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  1. But not at the same time! (apologies if you were expecting Spitfires in USAAF service) Some time ago I found an Eduard 1/72 Spitfire Mk IX "The Longest Day" dual combo in a local bookstore that also deals some kits. I snapped it up since I knew these Eduard kits were fantastic and I didn't have any Mk IXs in my collection. I really wanted a D-Day striped Spitfire, but also dreaded the masking and painting. I knew for sure I couldn't stomach two, so I scrounged up some spare decals and built one straight away as a IXe in Soviet service. It's slightly fictitious, in that the number "51" on the side was just what I had lying around, but the rest of the markings are based on known aircraft. After a long time and many detours, my build craving looped back around to Spitfires and I mustered the courage to do the stripes. I picked Mk IXc "ZD-C" from the Eduard decal options in the box. Long story short, these kits really are amazing in every way, definitely more on the wish list (an VIII and a XVI). Now that both are finished, I decided to photograph and upload them together. Two kits from the same box that ended up very different indeed, but I am pretty happy with both. I'm less happy with my photography in this case but I'm still tweaking setup. The amount of white on both of these really wasn't helping! Thanks for looking!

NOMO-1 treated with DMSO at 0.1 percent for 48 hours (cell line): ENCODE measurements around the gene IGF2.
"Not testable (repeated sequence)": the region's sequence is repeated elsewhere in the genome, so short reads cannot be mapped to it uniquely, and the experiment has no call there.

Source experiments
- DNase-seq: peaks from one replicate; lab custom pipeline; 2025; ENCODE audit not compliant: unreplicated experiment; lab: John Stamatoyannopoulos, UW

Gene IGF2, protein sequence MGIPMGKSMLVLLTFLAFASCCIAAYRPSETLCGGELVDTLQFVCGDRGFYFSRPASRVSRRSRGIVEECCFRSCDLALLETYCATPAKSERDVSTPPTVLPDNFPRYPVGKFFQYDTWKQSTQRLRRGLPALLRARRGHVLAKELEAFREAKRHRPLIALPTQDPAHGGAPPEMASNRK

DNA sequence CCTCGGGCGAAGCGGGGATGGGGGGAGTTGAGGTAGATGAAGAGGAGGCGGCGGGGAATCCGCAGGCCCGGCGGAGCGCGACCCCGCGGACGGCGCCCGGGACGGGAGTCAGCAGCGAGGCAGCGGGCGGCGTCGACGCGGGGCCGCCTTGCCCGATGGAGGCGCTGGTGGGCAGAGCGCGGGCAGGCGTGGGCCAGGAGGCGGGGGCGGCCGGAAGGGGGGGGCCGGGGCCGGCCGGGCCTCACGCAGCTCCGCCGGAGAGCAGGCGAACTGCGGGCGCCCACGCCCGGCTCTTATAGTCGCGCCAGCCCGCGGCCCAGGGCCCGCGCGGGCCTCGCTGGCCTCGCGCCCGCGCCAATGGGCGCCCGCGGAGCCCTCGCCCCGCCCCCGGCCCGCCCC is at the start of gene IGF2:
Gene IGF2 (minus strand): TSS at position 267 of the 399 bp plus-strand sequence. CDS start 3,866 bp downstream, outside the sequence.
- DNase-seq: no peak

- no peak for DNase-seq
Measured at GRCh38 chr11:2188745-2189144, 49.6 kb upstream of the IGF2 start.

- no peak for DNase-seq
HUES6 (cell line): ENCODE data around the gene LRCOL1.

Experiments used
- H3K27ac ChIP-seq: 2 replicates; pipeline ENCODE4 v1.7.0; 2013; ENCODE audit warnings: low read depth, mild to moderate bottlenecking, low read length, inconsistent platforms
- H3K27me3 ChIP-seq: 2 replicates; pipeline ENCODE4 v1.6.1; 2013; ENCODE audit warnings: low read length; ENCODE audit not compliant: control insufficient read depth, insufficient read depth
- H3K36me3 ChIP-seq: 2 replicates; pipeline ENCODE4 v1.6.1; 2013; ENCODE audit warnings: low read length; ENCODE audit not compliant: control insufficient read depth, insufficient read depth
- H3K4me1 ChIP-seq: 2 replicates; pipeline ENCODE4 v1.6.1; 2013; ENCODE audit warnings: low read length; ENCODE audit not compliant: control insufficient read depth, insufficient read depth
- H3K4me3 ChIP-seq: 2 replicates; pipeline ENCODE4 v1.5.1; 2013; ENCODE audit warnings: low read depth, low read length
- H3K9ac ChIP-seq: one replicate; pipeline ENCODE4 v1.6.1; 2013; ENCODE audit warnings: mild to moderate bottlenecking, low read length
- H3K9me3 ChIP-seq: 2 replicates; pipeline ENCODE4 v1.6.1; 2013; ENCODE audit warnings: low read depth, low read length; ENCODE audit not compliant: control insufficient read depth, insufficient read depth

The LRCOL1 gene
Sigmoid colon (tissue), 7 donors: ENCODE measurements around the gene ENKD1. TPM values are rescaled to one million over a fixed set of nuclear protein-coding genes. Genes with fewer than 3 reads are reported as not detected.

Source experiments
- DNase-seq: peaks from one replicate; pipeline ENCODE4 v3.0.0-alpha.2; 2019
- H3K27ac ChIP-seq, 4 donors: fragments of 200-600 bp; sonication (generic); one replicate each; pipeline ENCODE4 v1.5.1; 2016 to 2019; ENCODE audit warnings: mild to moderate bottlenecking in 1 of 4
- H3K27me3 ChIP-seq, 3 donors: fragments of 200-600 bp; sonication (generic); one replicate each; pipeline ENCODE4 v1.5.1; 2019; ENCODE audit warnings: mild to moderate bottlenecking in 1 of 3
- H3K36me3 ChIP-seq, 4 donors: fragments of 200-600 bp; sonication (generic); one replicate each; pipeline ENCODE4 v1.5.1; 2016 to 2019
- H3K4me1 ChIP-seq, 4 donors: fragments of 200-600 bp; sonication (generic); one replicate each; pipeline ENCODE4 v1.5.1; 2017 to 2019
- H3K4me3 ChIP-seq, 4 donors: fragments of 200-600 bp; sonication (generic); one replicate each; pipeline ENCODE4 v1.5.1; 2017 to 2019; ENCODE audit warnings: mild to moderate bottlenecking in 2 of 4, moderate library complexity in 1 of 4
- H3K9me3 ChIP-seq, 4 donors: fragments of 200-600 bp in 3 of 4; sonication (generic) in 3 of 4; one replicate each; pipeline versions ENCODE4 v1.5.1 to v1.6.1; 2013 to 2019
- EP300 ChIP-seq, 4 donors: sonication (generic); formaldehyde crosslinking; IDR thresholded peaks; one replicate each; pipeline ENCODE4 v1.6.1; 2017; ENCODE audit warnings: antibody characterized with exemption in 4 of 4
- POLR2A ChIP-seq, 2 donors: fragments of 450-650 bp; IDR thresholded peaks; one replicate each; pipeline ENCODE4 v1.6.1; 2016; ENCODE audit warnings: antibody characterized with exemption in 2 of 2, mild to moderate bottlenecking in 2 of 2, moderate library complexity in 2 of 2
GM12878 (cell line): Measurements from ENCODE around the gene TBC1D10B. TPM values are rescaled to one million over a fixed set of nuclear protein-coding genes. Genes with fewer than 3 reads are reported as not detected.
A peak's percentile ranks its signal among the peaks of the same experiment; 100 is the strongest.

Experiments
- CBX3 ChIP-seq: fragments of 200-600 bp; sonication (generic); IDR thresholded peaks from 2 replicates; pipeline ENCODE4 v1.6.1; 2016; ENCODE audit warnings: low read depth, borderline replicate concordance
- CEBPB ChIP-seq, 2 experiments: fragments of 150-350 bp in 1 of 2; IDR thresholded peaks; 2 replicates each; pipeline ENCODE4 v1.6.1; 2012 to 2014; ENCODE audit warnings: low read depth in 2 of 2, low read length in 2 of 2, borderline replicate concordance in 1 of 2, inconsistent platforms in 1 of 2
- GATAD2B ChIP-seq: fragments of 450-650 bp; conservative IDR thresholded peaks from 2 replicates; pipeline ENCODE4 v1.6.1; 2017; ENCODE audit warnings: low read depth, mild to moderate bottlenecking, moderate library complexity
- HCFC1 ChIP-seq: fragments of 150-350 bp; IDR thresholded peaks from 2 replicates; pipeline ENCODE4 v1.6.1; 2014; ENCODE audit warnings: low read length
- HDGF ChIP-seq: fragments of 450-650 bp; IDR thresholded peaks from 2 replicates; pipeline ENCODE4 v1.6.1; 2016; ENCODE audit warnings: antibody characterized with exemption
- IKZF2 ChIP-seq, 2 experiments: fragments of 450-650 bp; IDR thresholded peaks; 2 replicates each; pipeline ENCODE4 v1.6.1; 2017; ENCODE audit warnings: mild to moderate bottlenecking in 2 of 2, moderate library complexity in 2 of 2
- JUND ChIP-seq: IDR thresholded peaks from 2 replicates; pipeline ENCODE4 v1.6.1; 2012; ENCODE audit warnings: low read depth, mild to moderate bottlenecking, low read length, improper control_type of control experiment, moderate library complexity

2. Greetings This is my Monogram kit built as an A-10C with some antennas scratch-built and Eduard photo-etched interior. I used a Black Box resin Interior for some of the upgrade such as the seat and the canopy raising components. The Decals were from reidairpublishing and they were really good. No silvering ,handled great and settled down really well. Stripes, as on all D-Day markings, were a bit of a challenge. Gunze Olive drab and Vallejo Grey, Clear coated with GX 100 and Semi-Gloss final with decanted Mr. Hobby Semi-Gloss. 43 Grams (Yes metric for an American) nose weight for correct stance. Master nose gun and Pitot were absolutely stunning. Thanks for Looking Comments Always Welcome Cheers Bill